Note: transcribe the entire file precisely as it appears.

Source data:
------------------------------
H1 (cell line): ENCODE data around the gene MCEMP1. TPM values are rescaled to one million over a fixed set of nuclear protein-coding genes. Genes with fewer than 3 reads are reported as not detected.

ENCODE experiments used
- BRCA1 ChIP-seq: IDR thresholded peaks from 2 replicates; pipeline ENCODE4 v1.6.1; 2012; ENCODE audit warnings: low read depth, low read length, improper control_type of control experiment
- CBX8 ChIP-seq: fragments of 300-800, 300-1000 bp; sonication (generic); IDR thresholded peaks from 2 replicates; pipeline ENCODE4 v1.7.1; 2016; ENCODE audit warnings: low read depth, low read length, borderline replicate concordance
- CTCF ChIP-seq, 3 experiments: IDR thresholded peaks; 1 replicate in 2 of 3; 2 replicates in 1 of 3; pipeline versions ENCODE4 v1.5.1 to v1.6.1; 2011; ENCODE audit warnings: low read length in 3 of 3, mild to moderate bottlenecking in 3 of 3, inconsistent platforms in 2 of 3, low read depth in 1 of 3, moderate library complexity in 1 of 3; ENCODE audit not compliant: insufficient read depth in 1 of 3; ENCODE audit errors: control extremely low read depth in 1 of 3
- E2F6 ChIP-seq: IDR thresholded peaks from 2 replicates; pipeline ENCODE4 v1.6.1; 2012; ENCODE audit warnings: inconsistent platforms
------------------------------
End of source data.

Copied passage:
H1 (cell line): ENCODE data around the gene MCEMP1. TPM values are rescaled to one million over a fixed set of nuclear protein-coding genes. Genes with fewer than 3 reads are reported as not detected.

ENCODE experiments used
- BRCA1 ChIP-seq: IDR thresholded peaks from 2 replicates; pipeline ENCODE4 v1.6.1; 2012; ENCODE audit warnings: low read depth, low read length, improper control_type of control experiment
- CBX8 ChIP-seq: fragments of 300-800, 300-1000 bp; sonication (generic); IDR thresholded peaks from 2 replicates; pipeline ENCODE4 v1.7.1; 2016; ENCODE audit warnings: low read depth, low read length, borderline replicate concordance
- CTCF ChIP-seq, 3 experiments: IDR thresholded peaks; 1 replicate in 2 of 3; 2 replicates in 1 of 3; pipeline versions ENCODE4 v1.5.1 to v1.6.1; 2011; ENCODE audit warnings: low read length in 3 of 3, mild to moderate bottlenecking in 3 of 3, inconsistent platforms in 2 of 3, low read depth in 1 of 3, moderate library complexity in 1 of 3; ENCODE audit not compliant: insufficient read depth in 1 of 3; ENCODE audit errors: control extremely low read depth in 1 of 3
- E2F6 ChIP-seq: IDR thresholded peaks from 2 replicates; pipeline ENCODE4 v1.6.1; 2012; ENCODE audit warnings: inconsistent platforms